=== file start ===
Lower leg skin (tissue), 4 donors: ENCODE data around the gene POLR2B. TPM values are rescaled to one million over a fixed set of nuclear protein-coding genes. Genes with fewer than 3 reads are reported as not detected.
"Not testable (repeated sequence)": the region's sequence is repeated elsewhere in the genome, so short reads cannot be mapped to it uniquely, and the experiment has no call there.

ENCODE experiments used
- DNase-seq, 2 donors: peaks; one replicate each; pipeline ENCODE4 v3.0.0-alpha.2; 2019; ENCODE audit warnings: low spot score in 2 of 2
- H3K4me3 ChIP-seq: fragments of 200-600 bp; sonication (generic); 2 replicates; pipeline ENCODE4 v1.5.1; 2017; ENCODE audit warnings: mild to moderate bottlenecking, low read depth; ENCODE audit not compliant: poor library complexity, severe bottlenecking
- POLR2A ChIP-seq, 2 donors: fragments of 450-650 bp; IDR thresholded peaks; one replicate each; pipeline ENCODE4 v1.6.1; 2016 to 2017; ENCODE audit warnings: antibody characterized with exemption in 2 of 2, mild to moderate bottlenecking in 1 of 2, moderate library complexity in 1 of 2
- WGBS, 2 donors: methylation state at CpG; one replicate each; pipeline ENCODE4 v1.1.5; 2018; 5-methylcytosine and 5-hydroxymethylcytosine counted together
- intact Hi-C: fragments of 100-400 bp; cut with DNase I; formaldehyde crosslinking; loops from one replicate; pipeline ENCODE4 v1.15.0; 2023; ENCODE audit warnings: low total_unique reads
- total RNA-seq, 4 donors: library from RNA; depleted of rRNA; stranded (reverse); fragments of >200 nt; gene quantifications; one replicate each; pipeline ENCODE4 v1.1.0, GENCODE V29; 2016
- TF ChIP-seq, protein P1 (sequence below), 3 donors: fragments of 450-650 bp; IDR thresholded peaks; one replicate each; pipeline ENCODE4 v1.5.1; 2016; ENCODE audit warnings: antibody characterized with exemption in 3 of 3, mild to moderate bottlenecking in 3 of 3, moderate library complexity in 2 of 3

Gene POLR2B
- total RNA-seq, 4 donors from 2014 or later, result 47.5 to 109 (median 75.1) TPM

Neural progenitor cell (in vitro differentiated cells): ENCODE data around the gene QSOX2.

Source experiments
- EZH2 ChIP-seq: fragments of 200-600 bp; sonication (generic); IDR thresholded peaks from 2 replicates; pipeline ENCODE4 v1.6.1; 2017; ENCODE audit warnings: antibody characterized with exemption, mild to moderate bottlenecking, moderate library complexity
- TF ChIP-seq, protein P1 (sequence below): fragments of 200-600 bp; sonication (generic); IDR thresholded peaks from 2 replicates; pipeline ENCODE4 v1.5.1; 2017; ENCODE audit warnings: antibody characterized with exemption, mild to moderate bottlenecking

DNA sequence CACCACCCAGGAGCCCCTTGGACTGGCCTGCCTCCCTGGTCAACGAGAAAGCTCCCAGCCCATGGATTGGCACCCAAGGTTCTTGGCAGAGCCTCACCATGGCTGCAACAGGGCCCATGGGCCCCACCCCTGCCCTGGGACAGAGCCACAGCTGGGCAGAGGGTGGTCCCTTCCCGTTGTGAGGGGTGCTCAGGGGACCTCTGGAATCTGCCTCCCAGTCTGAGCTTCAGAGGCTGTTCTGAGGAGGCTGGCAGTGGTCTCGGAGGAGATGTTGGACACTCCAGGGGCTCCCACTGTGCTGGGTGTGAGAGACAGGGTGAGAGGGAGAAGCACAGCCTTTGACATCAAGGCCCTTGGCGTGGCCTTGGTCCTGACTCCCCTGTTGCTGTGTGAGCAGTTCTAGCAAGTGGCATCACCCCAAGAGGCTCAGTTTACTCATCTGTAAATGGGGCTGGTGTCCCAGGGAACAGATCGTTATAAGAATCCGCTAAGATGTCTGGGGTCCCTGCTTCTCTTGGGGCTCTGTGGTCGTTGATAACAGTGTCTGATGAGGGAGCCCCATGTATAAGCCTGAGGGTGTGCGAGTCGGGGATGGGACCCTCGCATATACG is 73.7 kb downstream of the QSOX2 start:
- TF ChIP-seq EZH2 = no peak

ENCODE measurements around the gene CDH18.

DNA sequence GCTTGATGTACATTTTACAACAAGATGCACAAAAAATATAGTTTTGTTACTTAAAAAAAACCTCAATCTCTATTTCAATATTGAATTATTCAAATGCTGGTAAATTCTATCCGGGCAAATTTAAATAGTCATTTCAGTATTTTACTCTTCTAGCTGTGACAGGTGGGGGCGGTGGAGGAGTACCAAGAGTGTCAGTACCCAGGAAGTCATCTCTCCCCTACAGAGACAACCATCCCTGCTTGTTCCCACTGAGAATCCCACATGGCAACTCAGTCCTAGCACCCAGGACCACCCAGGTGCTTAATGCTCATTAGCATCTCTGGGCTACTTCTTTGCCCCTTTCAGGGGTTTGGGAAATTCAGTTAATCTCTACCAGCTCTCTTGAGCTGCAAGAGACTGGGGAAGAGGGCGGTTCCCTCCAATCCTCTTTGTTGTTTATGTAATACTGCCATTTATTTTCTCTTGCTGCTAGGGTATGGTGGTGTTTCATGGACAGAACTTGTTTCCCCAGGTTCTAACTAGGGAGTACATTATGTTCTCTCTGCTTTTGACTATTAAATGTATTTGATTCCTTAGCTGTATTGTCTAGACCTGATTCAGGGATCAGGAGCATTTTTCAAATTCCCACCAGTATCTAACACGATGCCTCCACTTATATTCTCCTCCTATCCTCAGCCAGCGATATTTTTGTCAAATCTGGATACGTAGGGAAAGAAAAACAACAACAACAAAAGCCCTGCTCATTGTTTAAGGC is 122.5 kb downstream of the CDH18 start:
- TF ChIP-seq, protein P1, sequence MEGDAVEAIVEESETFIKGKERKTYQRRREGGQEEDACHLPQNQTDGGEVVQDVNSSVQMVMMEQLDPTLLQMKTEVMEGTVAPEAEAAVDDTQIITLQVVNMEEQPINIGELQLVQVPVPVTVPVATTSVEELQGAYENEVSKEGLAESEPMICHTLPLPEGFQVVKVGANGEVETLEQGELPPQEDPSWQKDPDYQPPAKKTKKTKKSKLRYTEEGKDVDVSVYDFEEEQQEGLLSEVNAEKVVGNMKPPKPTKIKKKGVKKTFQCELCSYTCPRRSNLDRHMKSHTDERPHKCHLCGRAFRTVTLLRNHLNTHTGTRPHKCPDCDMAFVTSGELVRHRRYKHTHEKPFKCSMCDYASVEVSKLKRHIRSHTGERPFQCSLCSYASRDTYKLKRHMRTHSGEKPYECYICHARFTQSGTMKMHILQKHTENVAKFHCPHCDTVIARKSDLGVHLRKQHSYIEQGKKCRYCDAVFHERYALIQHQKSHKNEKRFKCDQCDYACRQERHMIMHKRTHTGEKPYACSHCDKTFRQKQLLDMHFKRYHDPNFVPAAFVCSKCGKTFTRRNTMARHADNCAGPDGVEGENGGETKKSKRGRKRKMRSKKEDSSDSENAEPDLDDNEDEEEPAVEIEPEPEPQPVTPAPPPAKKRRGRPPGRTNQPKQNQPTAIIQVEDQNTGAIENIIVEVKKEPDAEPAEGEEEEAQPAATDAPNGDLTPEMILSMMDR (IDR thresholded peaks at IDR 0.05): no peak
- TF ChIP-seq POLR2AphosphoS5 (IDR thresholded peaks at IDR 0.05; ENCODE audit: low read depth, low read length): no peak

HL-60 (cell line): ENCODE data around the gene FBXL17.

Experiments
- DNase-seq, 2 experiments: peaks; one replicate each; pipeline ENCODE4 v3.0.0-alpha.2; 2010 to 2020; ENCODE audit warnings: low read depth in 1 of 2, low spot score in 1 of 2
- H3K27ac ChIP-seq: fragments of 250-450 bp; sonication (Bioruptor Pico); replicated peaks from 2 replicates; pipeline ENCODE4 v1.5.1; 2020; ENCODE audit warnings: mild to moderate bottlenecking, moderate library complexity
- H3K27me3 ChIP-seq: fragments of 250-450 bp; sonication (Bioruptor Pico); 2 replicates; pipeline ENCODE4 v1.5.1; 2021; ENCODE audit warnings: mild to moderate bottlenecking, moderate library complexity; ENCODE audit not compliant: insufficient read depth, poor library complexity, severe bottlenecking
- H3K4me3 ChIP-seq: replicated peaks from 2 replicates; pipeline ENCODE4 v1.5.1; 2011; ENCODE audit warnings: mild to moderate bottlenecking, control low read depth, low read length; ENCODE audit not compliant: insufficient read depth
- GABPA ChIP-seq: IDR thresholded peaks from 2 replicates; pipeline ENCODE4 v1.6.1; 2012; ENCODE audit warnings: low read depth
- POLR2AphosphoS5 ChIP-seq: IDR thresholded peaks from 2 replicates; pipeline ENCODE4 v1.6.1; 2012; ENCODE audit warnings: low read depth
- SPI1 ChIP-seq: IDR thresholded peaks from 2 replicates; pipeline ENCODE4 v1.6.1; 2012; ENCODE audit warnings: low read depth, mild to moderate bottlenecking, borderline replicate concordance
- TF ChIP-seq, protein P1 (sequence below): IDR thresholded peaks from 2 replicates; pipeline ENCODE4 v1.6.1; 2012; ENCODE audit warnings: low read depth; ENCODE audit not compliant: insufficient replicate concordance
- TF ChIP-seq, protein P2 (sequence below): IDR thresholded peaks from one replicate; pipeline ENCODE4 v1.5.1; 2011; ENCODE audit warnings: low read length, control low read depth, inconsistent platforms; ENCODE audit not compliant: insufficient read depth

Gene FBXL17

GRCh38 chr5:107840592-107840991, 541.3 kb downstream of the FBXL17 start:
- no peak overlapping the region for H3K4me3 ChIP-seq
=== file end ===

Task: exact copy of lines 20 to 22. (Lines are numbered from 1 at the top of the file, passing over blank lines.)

DNA sequence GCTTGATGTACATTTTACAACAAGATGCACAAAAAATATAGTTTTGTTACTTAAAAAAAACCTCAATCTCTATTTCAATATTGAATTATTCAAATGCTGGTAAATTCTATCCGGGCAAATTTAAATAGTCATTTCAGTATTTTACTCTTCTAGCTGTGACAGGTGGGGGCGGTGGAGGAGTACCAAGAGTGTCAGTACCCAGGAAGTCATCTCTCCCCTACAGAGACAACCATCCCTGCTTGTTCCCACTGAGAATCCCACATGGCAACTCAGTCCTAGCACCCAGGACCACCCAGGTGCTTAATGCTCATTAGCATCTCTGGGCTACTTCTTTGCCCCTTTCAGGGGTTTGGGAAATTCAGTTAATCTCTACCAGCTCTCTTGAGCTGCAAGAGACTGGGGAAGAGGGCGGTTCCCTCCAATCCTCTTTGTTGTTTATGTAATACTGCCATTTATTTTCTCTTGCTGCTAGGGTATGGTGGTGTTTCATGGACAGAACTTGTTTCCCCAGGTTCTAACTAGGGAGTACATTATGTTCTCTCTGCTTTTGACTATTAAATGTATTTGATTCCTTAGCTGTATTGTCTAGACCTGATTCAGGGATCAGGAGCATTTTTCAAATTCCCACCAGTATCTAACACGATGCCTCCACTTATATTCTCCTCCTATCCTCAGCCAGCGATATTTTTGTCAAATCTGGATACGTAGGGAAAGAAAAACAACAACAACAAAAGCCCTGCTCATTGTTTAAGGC is 122.5 kb downstream of the CDH18 start:
- TF ChIP-seq, protein P1, sequence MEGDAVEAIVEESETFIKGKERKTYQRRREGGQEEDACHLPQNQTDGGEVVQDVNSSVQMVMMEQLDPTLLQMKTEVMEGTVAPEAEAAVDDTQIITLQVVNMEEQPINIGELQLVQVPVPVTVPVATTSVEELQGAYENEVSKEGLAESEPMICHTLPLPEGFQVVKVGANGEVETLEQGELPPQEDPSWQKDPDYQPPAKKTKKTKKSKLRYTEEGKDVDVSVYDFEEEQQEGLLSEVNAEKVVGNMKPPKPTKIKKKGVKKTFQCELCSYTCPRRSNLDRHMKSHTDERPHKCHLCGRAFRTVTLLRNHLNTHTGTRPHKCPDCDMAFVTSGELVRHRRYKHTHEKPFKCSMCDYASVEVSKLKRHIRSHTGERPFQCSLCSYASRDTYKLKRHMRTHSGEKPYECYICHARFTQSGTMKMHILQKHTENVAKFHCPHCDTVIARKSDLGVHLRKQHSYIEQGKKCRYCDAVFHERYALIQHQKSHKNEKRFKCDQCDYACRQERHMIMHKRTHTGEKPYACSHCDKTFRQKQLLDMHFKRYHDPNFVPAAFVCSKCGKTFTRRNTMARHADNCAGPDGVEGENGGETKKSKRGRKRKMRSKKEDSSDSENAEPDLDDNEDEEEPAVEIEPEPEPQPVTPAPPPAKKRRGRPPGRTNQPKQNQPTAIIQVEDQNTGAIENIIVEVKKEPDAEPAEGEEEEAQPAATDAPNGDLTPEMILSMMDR (IDR thresholded peaks at IDR 0.05): no peak
- TF ChIP-seq POLR2AphosphoS5 (IDR thresholded peaks at IDR 0.05; ENCODE audit: low read depth, low read length): no peak